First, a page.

Chicago urged by EPA to vet developers behind delayed Southeast Side metal shredder

Chicago News

CHICAGO – The United States Environmental Protection Agency (EPA) is urging Chicago officials to take a careful look at some of the polluting developers operating on the city’s Southeast side.

Mayor Lori Lightfoot has agreed and says she is now pressing the brakes on a permit application for a well-known metal scrapper. The decision comes after the city says it will more carefully scrutinize whether Reserve Management Group (RMG) should open Southside Recycling in the East Side neighborhood. The same people own the former General Iron Plant in Lincoln Park. 

“It’s a victory for everyone involved in this movement,” said activist Oscar Sanchez.

In a letter addressed to Lightfoot Friday, the U.S. EPA said the city needs to carefully listen to environmental justice concerns when considering a pending permit application for a new metal scrapper on the city’s Southeast side. 

“They expressed some concerns about the way in which this and other environmental issues were vetted under the previous administration,” Lightfoot said. “Asking us to conduct a more extensive environmental analysis, and we’re going to do that.”

Activists say it’s a long overdue victory. 

“It took a lot of work to get here.”

Activists say the Southeast Side is already full of polluters and the city needs to prioritize residents over the industry. 

“These developers underestimated us,” Sanchez said. “But we know we deserve better than General Iron.”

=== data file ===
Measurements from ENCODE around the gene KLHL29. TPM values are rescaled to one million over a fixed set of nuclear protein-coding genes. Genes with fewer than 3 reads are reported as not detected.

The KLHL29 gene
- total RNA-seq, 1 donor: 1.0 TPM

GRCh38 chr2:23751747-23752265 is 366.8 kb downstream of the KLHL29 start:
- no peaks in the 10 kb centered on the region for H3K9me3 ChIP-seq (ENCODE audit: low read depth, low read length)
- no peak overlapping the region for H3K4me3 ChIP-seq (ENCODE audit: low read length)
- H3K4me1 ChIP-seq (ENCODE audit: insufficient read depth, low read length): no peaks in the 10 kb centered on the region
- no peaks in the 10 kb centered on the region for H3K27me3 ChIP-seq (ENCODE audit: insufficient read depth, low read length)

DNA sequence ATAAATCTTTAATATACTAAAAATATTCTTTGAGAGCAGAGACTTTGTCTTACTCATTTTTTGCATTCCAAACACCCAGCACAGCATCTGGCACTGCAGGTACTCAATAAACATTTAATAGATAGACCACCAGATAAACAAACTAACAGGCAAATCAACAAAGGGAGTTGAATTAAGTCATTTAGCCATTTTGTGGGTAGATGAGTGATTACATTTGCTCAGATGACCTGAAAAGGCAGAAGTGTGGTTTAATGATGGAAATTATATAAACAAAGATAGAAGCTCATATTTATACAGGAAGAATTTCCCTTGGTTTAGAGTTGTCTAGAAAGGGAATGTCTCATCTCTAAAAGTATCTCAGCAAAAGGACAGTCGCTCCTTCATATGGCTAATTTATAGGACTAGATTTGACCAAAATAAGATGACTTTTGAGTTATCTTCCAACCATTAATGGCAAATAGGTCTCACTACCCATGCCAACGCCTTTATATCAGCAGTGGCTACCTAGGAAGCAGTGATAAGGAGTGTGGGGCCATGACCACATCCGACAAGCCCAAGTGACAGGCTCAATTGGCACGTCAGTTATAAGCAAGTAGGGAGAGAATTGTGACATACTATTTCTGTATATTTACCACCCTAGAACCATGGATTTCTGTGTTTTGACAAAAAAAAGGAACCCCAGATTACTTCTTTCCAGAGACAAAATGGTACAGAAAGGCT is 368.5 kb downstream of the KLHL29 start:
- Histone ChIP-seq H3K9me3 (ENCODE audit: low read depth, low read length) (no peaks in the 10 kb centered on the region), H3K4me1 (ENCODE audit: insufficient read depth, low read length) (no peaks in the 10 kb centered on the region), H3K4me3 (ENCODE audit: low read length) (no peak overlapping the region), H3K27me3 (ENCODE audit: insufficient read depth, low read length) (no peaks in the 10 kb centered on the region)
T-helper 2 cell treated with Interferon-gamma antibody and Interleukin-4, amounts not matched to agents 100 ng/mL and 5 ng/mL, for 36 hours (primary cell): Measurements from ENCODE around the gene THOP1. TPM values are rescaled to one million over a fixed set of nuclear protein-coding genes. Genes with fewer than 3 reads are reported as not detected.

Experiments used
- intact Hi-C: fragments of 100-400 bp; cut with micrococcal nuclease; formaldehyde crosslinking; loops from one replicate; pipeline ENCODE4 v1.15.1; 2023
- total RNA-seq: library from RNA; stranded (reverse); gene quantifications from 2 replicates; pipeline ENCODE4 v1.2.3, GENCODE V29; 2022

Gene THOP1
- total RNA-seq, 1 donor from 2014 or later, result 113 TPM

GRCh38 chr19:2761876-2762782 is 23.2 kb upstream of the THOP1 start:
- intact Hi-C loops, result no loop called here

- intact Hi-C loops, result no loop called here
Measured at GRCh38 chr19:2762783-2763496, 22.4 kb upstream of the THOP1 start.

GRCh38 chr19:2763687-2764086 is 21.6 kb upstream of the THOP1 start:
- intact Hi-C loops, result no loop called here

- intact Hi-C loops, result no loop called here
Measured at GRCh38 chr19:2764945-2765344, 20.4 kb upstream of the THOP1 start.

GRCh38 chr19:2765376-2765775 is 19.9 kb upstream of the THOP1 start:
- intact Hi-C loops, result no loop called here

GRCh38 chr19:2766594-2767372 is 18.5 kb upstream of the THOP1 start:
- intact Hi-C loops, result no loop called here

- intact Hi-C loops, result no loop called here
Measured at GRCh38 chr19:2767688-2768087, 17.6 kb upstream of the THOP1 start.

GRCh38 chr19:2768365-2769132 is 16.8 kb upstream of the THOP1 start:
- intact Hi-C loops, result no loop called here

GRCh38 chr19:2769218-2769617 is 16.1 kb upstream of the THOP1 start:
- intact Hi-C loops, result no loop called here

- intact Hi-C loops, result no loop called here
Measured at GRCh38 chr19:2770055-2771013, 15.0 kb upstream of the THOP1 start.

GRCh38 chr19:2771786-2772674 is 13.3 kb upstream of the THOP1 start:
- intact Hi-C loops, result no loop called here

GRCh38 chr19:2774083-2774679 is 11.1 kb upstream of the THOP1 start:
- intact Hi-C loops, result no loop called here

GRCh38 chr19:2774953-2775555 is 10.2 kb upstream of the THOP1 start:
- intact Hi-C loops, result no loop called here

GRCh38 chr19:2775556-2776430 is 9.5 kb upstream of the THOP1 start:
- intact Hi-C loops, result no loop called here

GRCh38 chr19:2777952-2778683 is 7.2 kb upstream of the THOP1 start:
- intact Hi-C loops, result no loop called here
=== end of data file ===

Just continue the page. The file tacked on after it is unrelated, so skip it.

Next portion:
Legal experts question why RMG has been allowed to continue building the Southside Recycling site while its permit application is still pending – blaming an improper side agreement between General Iron and the city in the fall of 2019. 

“We should have never have gotten to this place,” said Nancy Loeb, Northwestern University School of Law. “And this pause is long overdue.” 

The mayor has now promised to conduct a thorough environmental analysis, examining projects with a new level of scrutiny. Some say the location of these sites in Black and brown communities raises civil rights concerns. But Monday, the mayor wouldn’t go so far as to call it environmental racism. 

“It’s enough of the shenanigans,” said 25th Ward Alderman Bryon Lopez. “Advocate for every single community no matter where the zip code is.” 

A spokesperson for RMG says the new recycling facility would meet or exceed all applicable environmental and health standards. And if they aren’t allowed to open, it just means another company will do what they do, but with even less oversight and regulation.  

The spokesperson said, in part, “Delaying Southside Recycling’s permit will only exacerbate the environmental justice burden in Pilsen. And, after carefully reviewing the charges of environmental racism, a federal judge concluded there was no evidence to support the baseless allegations.” 

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